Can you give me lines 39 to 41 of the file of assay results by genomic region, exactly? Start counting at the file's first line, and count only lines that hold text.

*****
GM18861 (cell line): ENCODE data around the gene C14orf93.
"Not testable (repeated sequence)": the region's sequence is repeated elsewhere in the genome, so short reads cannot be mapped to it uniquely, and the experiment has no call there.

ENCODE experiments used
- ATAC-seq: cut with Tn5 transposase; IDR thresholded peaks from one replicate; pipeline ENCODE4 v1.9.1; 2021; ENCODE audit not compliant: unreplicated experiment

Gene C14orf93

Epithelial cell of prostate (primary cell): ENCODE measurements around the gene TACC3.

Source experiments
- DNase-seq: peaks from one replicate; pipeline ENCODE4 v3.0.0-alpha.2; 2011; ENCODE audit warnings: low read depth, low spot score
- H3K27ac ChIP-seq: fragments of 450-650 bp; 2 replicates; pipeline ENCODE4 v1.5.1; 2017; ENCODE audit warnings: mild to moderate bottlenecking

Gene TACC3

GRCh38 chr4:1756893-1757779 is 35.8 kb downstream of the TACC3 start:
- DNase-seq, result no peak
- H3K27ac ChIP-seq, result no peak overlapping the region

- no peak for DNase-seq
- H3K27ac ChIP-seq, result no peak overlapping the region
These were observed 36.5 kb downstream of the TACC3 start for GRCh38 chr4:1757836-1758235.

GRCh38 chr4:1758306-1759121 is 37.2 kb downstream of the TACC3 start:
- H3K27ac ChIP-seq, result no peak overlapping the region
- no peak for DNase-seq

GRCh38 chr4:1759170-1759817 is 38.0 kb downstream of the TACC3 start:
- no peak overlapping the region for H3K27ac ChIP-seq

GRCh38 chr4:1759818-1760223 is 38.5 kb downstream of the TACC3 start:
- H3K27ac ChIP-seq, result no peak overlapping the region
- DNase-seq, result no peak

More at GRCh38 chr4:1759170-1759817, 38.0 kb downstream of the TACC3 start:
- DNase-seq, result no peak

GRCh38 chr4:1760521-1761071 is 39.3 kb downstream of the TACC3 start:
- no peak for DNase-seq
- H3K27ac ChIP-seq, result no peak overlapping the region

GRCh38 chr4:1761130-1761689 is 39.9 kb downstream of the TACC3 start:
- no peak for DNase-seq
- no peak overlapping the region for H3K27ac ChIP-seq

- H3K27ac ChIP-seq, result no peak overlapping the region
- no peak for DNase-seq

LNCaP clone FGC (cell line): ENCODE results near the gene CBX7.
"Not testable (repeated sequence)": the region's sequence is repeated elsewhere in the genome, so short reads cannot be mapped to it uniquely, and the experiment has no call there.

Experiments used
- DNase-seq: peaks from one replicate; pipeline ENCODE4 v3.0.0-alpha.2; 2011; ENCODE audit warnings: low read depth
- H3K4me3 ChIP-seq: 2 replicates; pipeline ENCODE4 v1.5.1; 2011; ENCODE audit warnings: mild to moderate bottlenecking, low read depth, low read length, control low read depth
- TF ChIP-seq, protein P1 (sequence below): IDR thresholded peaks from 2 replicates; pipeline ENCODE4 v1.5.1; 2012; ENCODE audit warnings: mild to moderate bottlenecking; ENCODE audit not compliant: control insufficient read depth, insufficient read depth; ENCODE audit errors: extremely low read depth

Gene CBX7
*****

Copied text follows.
- H3K4me3 ChIP-seq: 2 replicates; pipeline ENCODE4 v1.5.1; 2011; ENCODE audit warnings: mild to moderate bottlenecking, low read depth, low read length, control low read depth
- TF ChIP-seq, protein P1 (sequence below): IDR thresholded peaks from 2 replicates; pipeline ENCODE4 v1.5.1; 2012; ENCODE audit warnings: mild to moderate bottlenecking; ENCODE audit not compliant: control insufficient read depth, insufficient read depth; ENCODE audit errors: extremely low read depth

Gene CBX7